“The quantity of New Testament material is almost embarrassing in comparison with other works of antiquity,” he said. “Next to the New Testament, the greatest amount of manuscript testimony is of Homer’s Iliad, which was the bible of the ancient Greeks. There are fewer than 650 Greek manuscripts of it today. Some are quite fragmentary. They come down to us from the second and third century A.D. and following. When you consider that Homer composed his epic about 800 B.C., you can see there’s a very lengthy gap.”

“Very lengthy” was an understatement; it was a thousand years! There was in fact no comparison: the manuscript evidence for the New Testament was overwhelming when juxtaposed against other revered writings of antiquity—works that modern scholars have absolutely no reluctance treating as authentic.

My curiosity about the New Testament manuscripts having been piqued, I asked Metzger to describe some of them for me.

“The earliest are fragments of papyrus, which was a writing material made from the papyrus plant that grew in the marshes of the Nile Delta in Egypt,” he said. “There are now ninety-nine fragmentary pieces of papyrus that contain one or more passages or books of the New Testament.

“The most significant to come to light are the Chester Beatty Biblical Papyri, discovered about 1930. Of these, Beatty Biblical Papyrus number one contains portions of the four gospels and the book of Acts, and it dates from the third century. Papyrus number two contains large portions of eight letters of Paul, plus portions of Hebrews, dating to about the year 200. Papyrus number three has a sizable section of the book of Revelation, dating from the third century.

“Another group of important papyrus manuscripts was purchased by a Swiss bibliophile, M. Martin Bodmer. The earliest of these, dating from about 200, contains about two-thirds of the gospel of John. Another papyrus, containing portions of the gospels of Luke and John, dates from the third century.”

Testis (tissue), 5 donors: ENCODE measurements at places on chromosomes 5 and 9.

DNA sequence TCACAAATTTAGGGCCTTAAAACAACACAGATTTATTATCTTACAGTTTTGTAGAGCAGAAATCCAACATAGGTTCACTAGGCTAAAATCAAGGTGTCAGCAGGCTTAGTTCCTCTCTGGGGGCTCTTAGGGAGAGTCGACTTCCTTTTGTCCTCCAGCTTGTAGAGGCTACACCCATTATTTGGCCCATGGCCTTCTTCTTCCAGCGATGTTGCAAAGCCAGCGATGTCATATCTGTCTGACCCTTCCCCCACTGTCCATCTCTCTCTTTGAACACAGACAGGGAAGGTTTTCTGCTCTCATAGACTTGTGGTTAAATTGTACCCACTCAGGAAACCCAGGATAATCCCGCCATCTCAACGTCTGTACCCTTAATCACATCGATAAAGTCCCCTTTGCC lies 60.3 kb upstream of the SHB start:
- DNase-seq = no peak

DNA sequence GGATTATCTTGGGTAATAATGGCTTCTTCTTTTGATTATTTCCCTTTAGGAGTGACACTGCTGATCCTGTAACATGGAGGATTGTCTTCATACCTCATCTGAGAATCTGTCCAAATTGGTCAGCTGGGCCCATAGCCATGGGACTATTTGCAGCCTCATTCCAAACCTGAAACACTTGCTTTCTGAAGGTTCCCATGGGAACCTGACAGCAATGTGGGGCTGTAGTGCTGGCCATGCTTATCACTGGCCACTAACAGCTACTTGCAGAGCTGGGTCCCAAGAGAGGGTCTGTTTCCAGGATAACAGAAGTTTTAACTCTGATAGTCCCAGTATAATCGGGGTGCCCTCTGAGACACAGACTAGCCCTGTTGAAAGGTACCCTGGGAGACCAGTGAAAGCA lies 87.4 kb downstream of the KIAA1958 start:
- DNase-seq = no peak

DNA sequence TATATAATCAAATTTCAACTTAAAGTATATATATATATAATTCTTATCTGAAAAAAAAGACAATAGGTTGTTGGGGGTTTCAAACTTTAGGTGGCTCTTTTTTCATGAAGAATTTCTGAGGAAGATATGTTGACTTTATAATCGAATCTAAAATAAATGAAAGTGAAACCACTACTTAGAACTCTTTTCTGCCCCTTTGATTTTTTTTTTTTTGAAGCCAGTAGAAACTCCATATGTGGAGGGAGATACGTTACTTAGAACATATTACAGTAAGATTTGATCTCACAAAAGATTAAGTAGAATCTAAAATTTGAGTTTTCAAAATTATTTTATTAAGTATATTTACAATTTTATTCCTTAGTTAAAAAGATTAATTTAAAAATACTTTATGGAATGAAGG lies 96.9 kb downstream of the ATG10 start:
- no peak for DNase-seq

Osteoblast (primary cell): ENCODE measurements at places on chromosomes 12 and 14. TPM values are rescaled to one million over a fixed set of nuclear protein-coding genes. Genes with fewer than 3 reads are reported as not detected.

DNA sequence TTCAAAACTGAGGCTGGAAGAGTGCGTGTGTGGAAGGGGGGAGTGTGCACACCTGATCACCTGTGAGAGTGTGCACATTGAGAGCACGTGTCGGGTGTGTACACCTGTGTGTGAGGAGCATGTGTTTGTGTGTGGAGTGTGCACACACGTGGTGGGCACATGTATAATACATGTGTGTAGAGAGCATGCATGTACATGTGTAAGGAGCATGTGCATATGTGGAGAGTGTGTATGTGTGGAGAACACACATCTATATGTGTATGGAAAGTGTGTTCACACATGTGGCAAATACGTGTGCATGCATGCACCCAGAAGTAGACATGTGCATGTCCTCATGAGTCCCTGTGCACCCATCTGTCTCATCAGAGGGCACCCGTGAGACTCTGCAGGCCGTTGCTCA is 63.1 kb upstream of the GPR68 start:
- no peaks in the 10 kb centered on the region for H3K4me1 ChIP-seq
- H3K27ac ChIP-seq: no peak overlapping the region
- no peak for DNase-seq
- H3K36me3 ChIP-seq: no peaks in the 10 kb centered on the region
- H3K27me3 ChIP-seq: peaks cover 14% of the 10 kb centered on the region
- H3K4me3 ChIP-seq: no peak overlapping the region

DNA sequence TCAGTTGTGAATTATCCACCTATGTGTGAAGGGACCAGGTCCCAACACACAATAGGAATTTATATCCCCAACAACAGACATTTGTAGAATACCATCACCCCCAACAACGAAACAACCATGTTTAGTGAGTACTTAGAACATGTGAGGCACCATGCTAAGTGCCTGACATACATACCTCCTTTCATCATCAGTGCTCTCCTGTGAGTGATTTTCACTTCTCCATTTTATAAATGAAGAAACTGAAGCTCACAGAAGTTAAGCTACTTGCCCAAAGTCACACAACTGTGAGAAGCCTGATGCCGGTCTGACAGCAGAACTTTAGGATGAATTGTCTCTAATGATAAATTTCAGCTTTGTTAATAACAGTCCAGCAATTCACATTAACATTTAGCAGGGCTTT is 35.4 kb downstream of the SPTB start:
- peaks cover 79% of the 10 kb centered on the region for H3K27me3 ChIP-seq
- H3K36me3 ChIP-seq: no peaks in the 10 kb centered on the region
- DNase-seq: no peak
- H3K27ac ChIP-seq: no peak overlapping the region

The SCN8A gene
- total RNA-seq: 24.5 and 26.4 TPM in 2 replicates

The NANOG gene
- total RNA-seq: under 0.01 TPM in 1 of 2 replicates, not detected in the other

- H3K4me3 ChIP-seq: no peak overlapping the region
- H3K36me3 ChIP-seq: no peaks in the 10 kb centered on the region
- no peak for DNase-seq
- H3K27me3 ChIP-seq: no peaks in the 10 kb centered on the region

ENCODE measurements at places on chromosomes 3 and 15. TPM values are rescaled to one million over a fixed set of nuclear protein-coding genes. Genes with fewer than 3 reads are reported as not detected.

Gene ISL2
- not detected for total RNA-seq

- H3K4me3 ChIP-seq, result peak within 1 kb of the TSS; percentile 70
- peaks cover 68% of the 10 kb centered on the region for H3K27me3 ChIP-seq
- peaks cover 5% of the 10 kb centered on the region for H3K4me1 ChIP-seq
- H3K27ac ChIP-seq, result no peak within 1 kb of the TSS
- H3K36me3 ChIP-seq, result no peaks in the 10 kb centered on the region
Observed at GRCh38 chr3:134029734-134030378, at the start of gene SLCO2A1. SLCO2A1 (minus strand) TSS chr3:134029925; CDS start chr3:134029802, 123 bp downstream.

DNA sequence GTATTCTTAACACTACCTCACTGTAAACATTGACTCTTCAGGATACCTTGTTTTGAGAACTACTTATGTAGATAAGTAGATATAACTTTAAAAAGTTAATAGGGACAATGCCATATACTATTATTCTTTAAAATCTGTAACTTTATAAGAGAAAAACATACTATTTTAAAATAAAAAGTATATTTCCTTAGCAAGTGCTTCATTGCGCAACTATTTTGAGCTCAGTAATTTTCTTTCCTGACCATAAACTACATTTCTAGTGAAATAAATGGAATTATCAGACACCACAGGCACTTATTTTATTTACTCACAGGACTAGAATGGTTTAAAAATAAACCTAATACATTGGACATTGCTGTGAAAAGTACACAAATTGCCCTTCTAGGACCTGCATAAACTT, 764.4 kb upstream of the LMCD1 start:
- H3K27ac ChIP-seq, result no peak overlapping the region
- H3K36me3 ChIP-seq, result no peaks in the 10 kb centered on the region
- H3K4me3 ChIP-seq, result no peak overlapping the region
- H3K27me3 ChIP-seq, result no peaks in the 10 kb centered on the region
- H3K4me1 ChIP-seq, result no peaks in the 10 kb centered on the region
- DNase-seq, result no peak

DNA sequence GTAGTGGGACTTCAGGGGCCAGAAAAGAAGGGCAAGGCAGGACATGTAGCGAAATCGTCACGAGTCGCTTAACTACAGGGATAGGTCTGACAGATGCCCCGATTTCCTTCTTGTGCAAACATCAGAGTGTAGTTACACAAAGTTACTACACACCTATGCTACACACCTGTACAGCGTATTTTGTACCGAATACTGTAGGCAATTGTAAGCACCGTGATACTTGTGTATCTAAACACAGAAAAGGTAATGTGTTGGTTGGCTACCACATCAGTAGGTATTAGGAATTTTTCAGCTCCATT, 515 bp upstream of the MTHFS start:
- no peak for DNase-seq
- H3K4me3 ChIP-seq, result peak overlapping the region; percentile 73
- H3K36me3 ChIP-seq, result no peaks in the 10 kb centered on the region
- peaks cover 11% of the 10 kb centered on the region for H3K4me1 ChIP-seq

At this point the gap between the writing of the biographies of Jesus and the earliest manuscripts was extremely small. But what is the oldest manuscript we possess? How close in time, I wondered, can we get to the original writings, which experts call “autographs”?


“Of the entire New Testament,” I said, “what is the earliest portion that we possess today?”

Metzger didn’t have to ponder the answer. “That would be a fragment of the gospel of John, containing material from chapter eighteen. It has five verses—three on one side, two on the other—and it measures about two and a half by three and a half inches,” he said.

“How was it discovered?”

“It was purchased in Egypt as early as 1920, but it sat unnoticed for years among similar fragments of papyri. Then in 1934 C. H. Roberts of Saint John’s College, Oxford, was sorting through the papyri at the John Rylands Library in Manchester, England. He immediately recognized this as preserving a portion of John’s gospel. He was able to date it from the style of the script.”

“And what was his conclusion?” I asked. “How far back does it go?”

“He concluded it originated between A.D. 100 to 150. Lots of other prominent paleographers, like Sir Frederic Kenyon, Sir Harold Bell, Adolf Deissmann, W. H. P. Hatch, Ulrich Wilcken, and others, have agreed with his assessment. Deissmann was convinced that it goes back at least to the reign of Emperor Hadrian, which was A.D. 117–138, or even Emperor Trajan, which was A.D. 98–117.”

That was a stunning discovery. The reason: skeptical German theologians in the last century argued strenuously that the fourth gospel was not even composed until at least the year 160—too distant from the events of Jesus’ life to be of much historical use. They were able able to influence generations of scholars who scoffed at this gospel’s reliability. — The Case for Christ: A Journalist’s Personal Investigation of the Evidence for Jesus by Lee Strobel